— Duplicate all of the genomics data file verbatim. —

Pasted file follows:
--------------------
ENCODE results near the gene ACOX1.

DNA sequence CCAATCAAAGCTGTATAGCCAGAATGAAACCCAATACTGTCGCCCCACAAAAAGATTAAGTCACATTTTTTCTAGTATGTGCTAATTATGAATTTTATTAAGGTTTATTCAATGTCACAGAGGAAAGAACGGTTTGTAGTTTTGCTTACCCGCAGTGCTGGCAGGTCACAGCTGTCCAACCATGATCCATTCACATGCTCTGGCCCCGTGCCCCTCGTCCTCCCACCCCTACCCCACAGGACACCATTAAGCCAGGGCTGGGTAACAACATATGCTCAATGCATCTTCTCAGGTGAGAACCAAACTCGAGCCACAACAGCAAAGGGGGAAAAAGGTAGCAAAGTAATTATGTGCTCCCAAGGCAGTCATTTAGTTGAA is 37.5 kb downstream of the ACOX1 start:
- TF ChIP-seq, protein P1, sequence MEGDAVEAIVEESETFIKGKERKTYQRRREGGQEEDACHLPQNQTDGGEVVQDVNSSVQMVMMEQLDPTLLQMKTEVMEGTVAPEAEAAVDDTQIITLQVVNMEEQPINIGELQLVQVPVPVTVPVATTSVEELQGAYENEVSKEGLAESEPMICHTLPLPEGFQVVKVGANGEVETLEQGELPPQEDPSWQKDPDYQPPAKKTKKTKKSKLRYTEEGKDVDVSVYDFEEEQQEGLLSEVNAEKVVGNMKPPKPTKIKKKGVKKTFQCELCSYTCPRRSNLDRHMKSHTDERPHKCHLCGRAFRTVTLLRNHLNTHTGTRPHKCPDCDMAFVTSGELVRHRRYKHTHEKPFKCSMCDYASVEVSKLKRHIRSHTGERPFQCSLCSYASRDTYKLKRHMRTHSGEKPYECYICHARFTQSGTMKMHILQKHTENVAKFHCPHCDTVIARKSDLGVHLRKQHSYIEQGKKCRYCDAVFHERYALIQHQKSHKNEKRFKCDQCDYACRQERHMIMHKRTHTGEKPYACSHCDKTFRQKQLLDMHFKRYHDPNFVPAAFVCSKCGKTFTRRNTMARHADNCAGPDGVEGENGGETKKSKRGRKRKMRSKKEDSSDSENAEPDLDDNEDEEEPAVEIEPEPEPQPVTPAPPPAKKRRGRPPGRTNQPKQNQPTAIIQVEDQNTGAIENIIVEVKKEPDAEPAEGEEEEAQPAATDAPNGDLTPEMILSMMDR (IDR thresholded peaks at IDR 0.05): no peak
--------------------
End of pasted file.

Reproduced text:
ENCODE results near the gene ACOX1.

DNA sequence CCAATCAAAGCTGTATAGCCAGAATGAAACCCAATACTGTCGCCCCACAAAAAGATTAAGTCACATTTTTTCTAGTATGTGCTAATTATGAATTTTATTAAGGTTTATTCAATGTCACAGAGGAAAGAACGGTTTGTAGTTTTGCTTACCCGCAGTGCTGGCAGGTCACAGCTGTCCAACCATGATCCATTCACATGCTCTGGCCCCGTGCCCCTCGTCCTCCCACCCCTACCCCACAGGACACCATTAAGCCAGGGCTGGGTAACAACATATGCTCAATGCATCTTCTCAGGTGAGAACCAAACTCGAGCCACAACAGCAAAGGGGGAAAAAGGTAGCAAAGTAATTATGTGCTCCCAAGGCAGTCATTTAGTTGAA is 37.5 kb downstream of the ACOX1 start:
- TF ChIP-seq, protein P1, sequence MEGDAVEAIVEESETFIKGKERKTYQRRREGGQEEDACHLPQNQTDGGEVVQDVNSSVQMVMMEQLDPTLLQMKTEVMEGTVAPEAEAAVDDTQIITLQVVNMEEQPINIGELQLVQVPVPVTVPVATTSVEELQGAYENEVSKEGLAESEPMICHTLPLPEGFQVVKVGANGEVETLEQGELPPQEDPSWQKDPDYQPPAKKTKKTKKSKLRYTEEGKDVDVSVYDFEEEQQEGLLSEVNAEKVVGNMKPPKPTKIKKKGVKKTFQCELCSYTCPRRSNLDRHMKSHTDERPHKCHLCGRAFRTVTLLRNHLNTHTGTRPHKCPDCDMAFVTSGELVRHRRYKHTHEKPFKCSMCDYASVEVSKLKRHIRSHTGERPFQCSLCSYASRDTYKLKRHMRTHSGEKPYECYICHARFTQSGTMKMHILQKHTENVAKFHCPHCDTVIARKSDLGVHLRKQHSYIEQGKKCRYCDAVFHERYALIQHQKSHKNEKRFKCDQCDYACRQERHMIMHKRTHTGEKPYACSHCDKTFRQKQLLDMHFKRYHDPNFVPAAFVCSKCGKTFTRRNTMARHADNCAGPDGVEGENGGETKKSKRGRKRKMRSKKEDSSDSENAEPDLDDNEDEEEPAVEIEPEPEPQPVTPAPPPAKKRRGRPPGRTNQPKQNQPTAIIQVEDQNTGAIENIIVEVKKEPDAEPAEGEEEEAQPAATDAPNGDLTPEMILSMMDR (IDR thresholded peaks at IDR 0.05): no peak